By 2025, more than 37 million electric vehicles (EVs) will be on the road worldwide, Navigant Research predicts. With the announcement from the UK that sales of petrol and diesel cars will be banned from 2040, it could be that we will see this figure rise as people start buying EVs ahead of that date so they aren’t left with an unsellable asset.
The interesting aspect is that this shift to EV’s is happening not only because EVs are becoming more economically viable, but, as in the UK and France, because the health concerns of operating petrol and diesel driven vehicles can no longer be ignored.
To help alleviate any concerns of operating an EV, extending their range is critical. After all, most consumers and fleet owners don’t want to constantly worry about running out of power, so for them the easiest way to avoid that drawback is to stick with conventional vehicles in the short term.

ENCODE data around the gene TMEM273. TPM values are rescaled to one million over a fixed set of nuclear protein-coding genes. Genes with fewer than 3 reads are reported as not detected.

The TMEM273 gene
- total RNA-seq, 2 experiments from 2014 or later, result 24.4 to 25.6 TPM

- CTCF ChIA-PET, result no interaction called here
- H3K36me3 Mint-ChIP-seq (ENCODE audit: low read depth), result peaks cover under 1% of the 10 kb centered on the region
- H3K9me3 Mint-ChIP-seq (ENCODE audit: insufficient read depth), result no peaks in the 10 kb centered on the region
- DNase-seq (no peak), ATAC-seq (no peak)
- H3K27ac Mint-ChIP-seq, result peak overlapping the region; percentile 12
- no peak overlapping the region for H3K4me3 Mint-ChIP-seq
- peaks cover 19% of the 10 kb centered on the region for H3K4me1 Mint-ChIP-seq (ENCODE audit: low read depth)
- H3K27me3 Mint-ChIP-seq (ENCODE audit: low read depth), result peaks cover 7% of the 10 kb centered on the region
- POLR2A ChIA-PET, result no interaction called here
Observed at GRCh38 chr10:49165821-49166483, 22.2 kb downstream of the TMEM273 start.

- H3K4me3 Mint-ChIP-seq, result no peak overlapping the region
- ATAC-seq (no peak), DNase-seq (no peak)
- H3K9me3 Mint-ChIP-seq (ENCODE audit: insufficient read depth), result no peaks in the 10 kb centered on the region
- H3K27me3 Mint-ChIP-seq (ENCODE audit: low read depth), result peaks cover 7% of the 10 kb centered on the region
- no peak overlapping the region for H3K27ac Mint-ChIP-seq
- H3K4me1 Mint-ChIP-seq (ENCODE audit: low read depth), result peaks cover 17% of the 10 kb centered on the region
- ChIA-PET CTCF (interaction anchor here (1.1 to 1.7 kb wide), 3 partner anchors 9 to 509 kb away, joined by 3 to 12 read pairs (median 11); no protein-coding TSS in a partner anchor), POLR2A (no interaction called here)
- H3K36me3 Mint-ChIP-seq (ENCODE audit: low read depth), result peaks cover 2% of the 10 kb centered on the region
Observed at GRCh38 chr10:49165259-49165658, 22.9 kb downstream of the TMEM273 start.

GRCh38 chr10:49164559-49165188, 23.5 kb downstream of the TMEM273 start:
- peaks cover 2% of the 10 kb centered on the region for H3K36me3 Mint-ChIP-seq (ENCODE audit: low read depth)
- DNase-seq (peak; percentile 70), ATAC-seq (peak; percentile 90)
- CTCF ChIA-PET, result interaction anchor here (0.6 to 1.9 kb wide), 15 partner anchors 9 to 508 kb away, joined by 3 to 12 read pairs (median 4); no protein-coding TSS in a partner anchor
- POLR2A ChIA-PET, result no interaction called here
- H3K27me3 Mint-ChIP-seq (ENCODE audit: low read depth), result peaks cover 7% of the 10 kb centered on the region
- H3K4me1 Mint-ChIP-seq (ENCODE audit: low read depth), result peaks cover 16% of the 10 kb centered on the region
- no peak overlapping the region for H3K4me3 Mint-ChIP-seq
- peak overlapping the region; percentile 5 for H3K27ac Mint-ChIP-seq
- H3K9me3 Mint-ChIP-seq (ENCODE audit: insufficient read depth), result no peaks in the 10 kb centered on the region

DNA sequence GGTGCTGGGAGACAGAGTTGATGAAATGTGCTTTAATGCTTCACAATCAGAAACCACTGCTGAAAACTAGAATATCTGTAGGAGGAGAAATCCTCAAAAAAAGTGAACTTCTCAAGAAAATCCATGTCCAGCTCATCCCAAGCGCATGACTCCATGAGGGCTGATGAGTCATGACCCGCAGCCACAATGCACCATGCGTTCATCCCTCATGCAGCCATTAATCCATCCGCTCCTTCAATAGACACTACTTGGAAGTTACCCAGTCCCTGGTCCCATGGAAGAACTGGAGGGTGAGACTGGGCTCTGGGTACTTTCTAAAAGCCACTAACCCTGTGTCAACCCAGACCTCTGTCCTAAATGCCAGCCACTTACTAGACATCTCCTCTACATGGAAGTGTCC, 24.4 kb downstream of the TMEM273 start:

Our work in department of electrical and computer engineering at the University of Auckland is all about removing the plug-in and range anxieties associated with owning an EV.
While advances in battery technology will help with this concern and the sales barrier it creates, less obvious is the work we are doing on another aspect that’s equally important for making EVs mainstream: wireless charging. Instead of plugging in their vehicles, drivers can simply park as usual, but over a coil placed on the ground or buried in it, and the charging process happens automatically.
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